A trucking company has had its claim for damages to a vehicle, along with an attempt to recoup a safe-driving bonus from the worker, tossed out by small claims court in British Columbia.
It’s a relatively simple case that dealt with a number of interesting items, including jurisdictional issues and the importance of employers introducing actual evidence to back up their claims.
Jurisdiction: Employment standards laws don’t provide forum for employers to seek remedies
The Civil Resolution Tribunal commented on jurisdiction issues, noting that the general rule is that labour and employment relations fall under provincial, not federal, jurisdiction. However, interprovincial and international trucking falls under federal rules via the Canada Labour Code (CLC).
While the driver sought to have the case tossed because long-haul trucking is federally regulated, the CRT agreed to hear the case.
“This dispute is about debt or damages arising under the employment contract and the law of negligence,” it said. “Neither the CLC nor (provincial employment standards legislation) provide a forum for employers to seek remedies from employees.”
Trans Can Trucking (TCT) hired the worker as a long-haul truck driver. He worked for the company from Oct. 8, 2020, until Jan. 20, 2022. His starting wage rate was $23 per hour and 26 cents per mile on top of that pay.
It also offered a bonus of 4 cents per mile subject to meeting various conditions, including not damaging company equipment and avoiding traffic tickets.
TCT said he damaged a mirror on one of its trucks and it sought $854.83. It also wanted an order forcing him to pay back the bonus he received in April 2021 for $795.48, for total damages of just over $1,650.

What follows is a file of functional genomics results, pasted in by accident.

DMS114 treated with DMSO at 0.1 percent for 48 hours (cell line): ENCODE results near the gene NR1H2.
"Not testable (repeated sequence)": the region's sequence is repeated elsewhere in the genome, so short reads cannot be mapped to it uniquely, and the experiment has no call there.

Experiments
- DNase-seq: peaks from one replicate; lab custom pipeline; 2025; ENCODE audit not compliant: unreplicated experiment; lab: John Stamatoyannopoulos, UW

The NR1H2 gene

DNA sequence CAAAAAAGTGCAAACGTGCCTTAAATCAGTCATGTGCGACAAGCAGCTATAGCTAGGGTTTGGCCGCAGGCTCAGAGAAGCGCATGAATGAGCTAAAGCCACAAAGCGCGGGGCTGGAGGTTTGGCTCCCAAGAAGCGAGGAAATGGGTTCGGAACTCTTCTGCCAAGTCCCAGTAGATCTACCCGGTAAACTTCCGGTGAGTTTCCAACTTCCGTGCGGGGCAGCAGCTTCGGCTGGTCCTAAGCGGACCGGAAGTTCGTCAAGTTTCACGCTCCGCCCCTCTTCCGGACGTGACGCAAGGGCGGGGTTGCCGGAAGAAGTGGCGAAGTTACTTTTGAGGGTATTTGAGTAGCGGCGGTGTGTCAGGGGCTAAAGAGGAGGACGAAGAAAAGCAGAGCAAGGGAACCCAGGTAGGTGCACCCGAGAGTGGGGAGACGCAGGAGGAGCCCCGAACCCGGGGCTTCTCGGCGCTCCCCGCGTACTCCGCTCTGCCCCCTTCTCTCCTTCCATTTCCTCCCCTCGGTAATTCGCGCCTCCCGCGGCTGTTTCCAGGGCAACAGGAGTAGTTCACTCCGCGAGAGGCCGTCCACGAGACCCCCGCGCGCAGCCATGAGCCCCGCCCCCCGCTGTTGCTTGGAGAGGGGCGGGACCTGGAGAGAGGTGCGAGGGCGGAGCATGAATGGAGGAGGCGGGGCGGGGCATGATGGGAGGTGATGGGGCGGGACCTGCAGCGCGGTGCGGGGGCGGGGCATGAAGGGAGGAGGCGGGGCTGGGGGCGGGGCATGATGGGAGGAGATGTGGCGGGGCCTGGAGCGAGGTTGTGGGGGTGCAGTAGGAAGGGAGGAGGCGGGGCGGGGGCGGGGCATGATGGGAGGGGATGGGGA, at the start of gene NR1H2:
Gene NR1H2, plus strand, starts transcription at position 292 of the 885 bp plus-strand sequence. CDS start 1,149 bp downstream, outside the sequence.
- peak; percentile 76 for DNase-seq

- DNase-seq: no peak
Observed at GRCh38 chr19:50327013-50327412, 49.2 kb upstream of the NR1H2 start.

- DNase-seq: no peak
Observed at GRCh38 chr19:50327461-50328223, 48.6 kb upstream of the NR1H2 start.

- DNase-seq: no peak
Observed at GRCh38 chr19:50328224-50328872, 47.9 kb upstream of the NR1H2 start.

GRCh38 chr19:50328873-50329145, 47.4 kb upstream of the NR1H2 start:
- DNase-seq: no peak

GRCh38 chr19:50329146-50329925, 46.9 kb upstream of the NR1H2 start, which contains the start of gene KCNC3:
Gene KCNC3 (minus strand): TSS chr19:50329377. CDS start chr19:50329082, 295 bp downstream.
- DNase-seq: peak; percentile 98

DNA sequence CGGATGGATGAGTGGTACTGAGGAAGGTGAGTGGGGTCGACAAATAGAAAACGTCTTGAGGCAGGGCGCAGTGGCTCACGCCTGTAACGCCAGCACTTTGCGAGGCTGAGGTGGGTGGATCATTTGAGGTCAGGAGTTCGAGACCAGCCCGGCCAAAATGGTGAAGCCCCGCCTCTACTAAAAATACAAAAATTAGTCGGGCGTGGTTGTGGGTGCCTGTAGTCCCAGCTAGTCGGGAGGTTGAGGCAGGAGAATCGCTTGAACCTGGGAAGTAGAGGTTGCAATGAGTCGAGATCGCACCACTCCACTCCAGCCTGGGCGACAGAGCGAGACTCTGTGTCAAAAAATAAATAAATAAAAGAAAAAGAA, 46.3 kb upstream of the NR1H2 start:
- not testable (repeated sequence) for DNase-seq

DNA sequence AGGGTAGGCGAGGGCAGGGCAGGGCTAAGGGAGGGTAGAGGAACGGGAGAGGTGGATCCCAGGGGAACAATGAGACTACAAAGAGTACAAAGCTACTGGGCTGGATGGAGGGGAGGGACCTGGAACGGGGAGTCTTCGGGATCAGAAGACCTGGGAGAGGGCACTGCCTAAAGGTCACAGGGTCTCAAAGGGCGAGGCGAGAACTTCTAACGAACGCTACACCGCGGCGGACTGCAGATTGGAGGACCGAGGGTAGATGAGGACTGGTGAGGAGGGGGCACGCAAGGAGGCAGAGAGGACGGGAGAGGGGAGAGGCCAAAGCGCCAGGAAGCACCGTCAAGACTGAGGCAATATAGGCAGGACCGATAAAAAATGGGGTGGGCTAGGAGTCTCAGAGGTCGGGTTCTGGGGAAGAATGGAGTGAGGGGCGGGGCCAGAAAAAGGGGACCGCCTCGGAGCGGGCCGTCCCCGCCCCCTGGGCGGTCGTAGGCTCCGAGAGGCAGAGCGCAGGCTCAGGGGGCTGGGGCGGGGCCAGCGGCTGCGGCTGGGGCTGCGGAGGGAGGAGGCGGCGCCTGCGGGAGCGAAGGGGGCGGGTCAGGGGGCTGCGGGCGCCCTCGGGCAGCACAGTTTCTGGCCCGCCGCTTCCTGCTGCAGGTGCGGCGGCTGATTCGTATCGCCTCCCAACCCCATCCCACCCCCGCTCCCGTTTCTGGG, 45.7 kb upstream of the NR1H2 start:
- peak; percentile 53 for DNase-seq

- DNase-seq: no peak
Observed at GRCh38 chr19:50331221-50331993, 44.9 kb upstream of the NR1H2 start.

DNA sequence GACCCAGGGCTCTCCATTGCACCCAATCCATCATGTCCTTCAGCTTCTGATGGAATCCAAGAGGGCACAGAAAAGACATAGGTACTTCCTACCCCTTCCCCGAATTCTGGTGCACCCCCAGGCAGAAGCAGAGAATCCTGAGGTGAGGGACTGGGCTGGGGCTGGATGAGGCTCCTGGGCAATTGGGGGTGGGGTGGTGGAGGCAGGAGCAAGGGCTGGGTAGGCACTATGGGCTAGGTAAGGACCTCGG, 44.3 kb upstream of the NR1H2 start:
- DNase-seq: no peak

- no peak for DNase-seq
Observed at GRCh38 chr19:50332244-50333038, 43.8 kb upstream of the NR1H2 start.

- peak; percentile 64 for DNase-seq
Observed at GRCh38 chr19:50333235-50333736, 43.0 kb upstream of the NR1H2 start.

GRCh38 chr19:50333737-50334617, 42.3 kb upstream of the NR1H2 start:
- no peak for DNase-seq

The CRT said it wasn’t clear if the company’s claim was based on negligence or breach of contract, so it addressed both.
On Nov. 15, 2021, TCT issued the driver a “warning notice.” It believed he damaged the mirror due to “negligence and rash driving” on Aug. 12, 2021.
TCT said the driver claimed it was damaged while he was parked, but the company had dash-cam footage it claimed proved otherwise. It submitted a three-minute that showed the passenger mirror come close to, and possibly contacting, fencing in a narrow area of road under construction.
“However, the mirror does not move, and the video has no sound, so it is not possible to confirm if the mirror contacted the fencing,” the CRT said. “I find the video does not show any damage occurring to the passenger side mirror.”
Even if the mirror had been damaged, the CRT said the driving at the time wasn’t anything beyond ordinary negligence.
“I find that the video does not show unsafe driving given that the fencing was close to the narrow road in a construction zone,” it said.
The warning notice that TCT issued, which the driver signed, stated: “… as repair cost of the damages which needs to be recovered from you by deducting your bonus amount or alternatively pay the company for damage part of part itself to avoid the bonus deductions.”
The CRT said the letter was unclear as to which of those options, if any, the driver was agreeing to when he signed it. The driver said he did not realize what he was signing, but the court said nothing turned on that point.
The purpose of the “warning letter” was just that — a warning, it said, and not enough to ground an agreement for repayment.
The court was also critical of TCT because it didn’t submit any evidence to back up the cost of the mirror damage it was claiming — no receipts or invoices. The mirror claim was dismissed.
The April 2021 bonus
TCT wanted the worker to repay the $795.48 safe driving bonus. Although the company provided no documentation it paid the bonus, the worker acknowledged he received it.
But the company failed to say why, exactly, this bonus should be repaid, the court said. There was a warning notice, dated March 12, 2021, that referred to an alleged incident resulting in trailer side body damage. It said it would withdraw the miles bonus for March subject to review on or after May 1, 2021.
Again, the company provided no evidence of the March 12 incident or damage. The worker said he earned the April 2021 bonus, and pointed to a letter from TCT in May that offered him a slight wage increase. This, he said, showed TCT was happy with his performance.
The court noted the onus was on TCT to prove its claim, and it failed to do so. The bonus claim was dismissed.
For more information, see Trans Can Trucking Ltd. v. Rana, 2023 BCCRT 152 (CanLII)